Rewon Child

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  • Generating Long Sequences with Sparse Transformers

    Transformers are powerful sequence models, but require time and memory that grows quadratically with the sequence length. In this paper we introduce sparse factorizations of the attention matrix which reduce this to O(n √(n)). We also introduce a) a variation on architecture and initialization to train deeper networks, b) the recomputation of attention matrices to save memory, and c) fast attention kernels for training. We call networks with these changes Sparse Transformers, and show they can model sequences tens of thousands of timesteps long using hundreds of layers. We use the same architecture to model images, audio, and text from raw bytes, setting a new state of the art for density modeling of Enwik8, CIFAR-10, and ImageNet-64. We generate unconditional samples that demonstrate global coherence and great diversity, and show it is possible in principle to use self-attention to model sequences of length one million or more.

    04/23/2019 ∙ by Rewon Child, et al. ∙ 12 share

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  • Exploring Neural Transducers for End-to-End Speech Recognition

    In this work, we perform an empirical comparison among the CTC, RNN-Transducer, and attention-based Seq2Seq models for end-to-end speech recognition. We show that, without any language model, Seq2Seq and RNN-Transducer models both outperform the best reported CTC models with a language model, on the popular Hub5'00 benchmark. On our internal diverse dataset, these trends continue - RNNTransducer models rescored with a language model after beam search outperform our best CTC models. These results simplify the speech recognition pipeline so that decoding can now be expressed purely as neural network operations. We also study how the choice of encoder architecture affects the performance of the three models - when all encoder layers are forward only, and when encoders downsample the input representation aggressively.

    07/24/2017 ∙ by Eric Battenberg, et al. ∙ 0 share

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  • Reducing Bias in Production Speech Models

    Replacing hand-engineered pipelines with end-to-end deep learning systems has enabled strong results in applications like speech and object recognition. However, the causality and latency constraints of production systems put end-to-end speech models back into the underfitting regime and expose biases in the model that we show cannot be overcome by "scaling up", i.e., training bigger models on more data. In this work we systematically identify and address sources of bias, reducing error rates by up to 20 for deployment. We achieve this by utilizing improved neural architectures for streaming inference, solving optimization issues, and employing strategies that increase audio and label modelling versatility.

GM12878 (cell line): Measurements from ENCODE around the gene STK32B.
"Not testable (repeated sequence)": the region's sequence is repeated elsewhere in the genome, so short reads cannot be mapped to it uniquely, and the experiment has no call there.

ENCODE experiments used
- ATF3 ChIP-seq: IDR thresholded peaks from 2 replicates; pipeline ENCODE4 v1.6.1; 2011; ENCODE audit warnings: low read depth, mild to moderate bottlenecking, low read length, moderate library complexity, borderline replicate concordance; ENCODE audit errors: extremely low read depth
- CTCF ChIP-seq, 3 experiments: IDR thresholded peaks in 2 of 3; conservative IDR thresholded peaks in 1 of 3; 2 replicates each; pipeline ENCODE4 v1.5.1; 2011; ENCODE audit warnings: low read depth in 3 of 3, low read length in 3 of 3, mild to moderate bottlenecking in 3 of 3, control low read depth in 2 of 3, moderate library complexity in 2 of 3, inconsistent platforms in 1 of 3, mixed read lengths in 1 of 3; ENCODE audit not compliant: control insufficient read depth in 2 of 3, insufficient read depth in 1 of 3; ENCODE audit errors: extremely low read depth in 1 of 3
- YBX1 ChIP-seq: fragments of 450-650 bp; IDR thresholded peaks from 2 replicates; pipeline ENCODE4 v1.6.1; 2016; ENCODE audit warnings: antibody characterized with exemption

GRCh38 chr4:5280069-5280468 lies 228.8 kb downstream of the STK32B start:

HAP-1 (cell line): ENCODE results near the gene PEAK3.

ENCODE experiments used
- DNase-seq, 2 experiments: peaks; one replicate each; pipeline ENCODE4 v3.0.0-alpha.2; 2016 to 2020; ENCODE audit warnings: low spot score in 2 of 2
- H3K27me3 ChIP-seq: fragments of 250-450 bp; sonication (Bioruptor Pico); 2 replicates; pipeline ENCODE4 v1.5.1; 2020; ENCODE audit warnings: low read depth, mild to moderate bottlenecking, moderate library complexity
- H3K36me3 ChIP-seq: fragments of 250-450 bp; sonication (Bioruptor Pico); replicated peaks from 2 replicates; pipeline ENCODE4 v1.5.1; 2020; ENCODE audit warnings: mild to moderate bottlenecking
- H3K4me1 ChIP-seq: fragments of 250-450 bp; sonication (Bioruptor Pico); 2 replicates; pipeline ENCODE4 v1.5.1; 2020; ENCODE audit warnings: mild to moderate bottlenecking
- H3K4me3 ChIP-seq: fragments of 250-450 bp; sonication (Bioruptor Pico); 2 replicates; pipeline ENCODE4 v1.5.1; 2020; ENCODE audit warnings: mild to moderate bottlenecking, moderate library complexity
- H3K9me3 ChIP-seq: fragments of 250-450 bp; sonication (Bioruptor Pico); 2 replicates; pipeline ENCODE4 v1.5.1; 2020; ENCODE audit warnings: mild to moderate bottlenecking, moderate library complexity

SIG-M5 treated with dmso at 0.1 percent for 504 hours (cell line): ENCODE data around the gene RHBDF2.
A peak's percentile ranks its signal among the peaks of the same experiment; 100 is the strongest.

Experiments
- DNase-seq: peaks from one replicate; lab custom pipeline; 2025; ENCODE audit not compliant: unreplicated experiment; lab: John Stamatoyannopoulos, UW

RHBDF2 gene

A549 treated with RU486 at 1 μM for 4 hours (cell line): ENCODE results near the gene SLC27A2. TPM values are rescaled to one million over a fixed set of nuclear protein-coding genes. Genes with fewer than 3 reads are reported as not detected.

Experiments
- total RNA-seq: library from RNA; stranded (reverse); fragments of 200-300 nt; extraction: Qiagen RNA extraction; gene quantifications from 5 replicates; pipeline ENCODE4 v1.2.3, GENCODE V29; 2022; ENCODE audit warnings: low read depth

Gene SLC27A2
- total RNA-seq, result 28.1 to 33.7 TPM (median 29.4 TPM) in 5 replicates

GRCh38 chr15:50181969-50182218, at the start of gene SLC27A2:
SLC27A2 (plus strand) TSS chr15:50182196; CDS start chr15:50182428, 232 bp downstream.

05/11/2017 ∙ by Eric Battenberg, et al. ∙ 0 share

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  • Convolutional Recurrent Neural Networks for Small-Footprint Keyword Spotting

    Keyword spotting (KWS) constitutes a major component of human-technology interfaces. Maximizing the detection accuracy at a low false alarm (FA) rate, while minimizing the footprint size, latency and complexity are the goals for KWS. Towards achieving them, we study Convolutional Recurrent Neural Networks (CRNNs). Inspired by large-scale state-of-the-art speech recognition systems, we combine the strengths of convolutional layers and recurrent layers to exploit local structure and long-range context. We analyze the effect of architecture parameters, and propose training strategies to improve performance. With only 230k parameters, our CRNN model yields acceptably low latency, and achieves 97.71 ratio.

    03/15/2017 ∙ by Sercan O. Arik, et al. ∙ 0 share

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  • Active Learning for Speech Recognition: the Power of Gradients

    In training speech recognition systems, labeling audio clips can be expensive, and not all data is equally valuable. Active learning aims to label only the most informative samples to reduce cost. For speech recognition, confidence scores and other likelihood-based active learning methods have been shown to be effective. Gradient-based active learning methods, however, are still not well-understood. This work investigates the Expected Gradient Length (EGL) approach in active learning for end-to-end speech recognition. We justify EGL from a variance reduction perspective, and observe that EGL's measure of informativeness picks novel samples uncorrelated with confidence scores. Experimentally, we show that EGL can reduce word errors by 11%, or alternatively, reduce the number of samples to label by 50%, when compared to random sampling.

    12/10/2016 ∙ by Jiaji Huang, et al. ∙ 0 share

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